One fine day, from out of town--and without any warning at all--a magic hat appears in the sky. It tumbles and bounces through the air and makes magic wherever it lands. Everyone is delighted as, one by one, the townspeople are transformed into giant playful animals. And then a wizard arrives. . . .
With irresistible rhyming language and bright, whimsical illustrations, this perfect read-aloud by internationally acclaimed author Mem Fox will weave its way into the hearts of young children everywhere.
The titular topper of this rollicking, rhyming read-aloud is indeed magic: when it blows into town one day, it plops down on the head of resident after resident, instantly transforming each person into an animal. Each time the chapeau lands, Fox (Time for Bed) reprises the refrain, "Oh, the magic hat, the magic hat! It moved like this, it moved like that! It spun through the air!" At this point the author inserts a varying line (e.g., "Like a bounding balloon"; "For a mile and a half"), and a flip of the page reveals what animal the new hat-wearer becomes (in the above instances, a baboon and a giraffe). Kids will eagerly join in the guessing game, which Tusa's (Camilla's New Hairdo) fittingly silly, bustling ink-and-watercolor illustrations whip up into high-octane action. Her clever details add to the clues; for instance, a fruit-stand seller juggles bananas as the hat transforms him into a baboon. A supporting cast of animated children witness the zany goings-on, reacting gleefully to each transformation. These characters' unbridled enjoyment will almost certainly evoke the same response from readers. Ages 3-7.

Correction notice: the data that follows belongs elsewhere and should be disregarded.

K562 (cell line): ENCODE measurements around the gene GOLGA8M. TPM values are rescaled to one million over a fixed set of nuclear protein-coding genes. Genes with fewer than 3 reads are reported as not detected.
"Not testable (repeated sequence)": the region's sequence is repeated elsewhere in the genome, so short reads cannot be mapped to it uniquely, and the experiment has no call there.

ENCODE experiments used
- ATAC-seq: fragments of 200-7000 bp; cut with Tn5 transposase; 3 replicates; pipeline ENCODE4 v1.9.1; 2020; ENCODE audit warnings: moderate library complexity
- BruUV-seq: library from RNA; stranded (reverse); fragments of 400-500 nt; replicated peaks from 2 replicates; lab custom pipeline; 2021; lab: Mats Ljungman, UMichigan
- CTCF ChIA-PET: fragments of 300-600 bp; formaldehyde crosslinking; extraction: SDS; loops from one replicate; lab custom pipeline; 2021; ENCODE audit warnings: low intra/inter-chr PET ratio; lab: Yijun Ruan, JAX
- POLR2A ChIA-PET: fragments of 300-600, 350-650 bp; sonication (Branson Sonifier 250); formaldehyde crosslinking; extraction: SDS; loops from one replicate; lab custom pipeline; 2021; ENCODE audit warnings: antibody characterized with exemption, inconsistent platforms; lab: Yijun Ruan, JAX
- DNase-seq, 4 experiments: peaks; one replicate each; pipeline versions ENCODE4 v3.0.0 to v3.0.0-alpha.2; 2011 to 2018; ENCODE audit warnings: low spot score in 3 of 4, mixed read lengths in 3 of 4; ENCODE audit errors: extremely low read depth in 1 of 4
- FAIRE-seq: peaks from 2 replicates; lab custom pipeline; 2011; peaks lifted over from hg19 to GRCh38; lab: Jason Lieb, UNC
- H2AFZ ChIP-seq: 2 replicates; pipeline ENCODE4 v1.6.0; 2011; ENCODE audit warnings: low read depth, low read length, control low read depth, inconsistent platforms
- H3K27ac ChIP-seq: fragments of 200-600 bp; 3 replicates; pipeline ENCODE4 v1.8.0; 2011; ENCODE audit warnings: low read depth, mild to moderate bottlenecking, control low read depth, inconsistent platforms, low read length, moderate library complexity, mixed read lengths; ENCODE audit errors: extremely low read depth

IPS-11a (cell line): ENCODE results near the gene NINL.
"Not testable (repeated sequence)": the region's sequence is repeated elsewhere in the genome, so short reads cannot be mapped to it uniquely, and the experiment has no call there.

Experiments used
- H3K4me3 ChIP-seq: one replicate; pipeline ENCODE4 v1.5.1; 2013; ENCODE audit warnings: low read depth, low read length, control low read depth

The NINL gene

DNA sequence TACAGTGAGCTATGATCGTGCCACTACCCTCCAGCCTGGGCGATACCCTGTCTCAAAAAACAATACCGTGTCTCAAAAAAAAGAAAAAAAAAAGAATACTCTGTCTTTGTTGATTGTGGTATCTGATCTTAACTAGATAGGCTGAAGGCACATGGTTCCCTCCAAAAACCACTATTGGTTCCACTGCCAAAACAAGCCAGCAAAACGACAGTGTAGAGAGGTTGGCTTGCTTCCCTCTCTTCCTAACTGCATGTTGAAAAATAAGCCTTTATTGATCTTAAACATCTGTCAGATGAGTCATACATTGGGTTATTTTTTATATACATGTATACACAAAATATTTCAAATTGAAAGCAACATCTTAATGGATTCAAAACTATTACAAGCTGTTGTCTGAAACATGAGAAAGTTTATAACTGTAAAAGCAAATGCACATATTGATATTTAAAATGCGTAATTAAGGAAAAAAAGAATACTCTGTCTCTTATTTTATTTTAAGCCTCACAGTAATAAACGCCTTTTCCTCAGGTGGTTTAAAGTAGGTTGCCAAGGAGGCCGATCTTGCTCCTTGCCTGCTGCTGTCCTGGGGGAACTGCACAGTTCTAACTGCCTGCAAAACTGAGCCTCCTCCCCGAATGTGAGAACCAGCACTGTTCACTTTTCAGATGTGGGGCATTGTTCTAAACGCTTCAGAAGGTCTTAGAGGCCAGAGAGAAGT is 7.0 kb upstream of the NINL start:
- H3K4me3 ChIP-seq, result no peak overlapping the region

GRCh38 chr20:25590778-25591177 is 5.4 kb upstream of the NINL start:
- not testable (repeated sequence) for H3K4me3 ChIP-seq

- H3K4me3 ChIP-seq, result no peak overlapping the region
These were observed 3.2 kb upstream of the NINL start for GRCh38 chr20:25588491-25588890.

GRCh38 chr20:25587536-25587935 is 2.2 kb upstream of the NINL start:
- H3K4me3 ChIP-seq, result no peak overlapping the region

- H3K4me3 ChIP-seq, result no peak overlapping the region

Copyright 2002 Publisher’s Weekly, LLC Used with permission.
PreS-Gr 3-A whirling, magical hat sweeps into a bustling park, transforming each adult on whom it alights into a fun-loving animal. Rhymed verses add to the humor and allow listeners to predict what will follow as the page turns. A group of delighted children takes up the path of the hat's swirling confetti, until, at last, a large, but impish wizard appears. He restores the characters to their former selves and leaves a large, spotted egg that hatches, distracting the crowd as he turns to leave. But that's not the end. Donning the hat himself, the wizard becomes a high-spirited boy, framed by starlight, kicking up sparkles. Tusa's ink-and-watercolor images dance with life (even the flowers seem to be in motion); kinetic, double-page designs spill off the pages. Add this to your favorite headpiece storytime. Children will be bursting to participate.
Copyright 2002 School Library Journal, LLC Used with permission.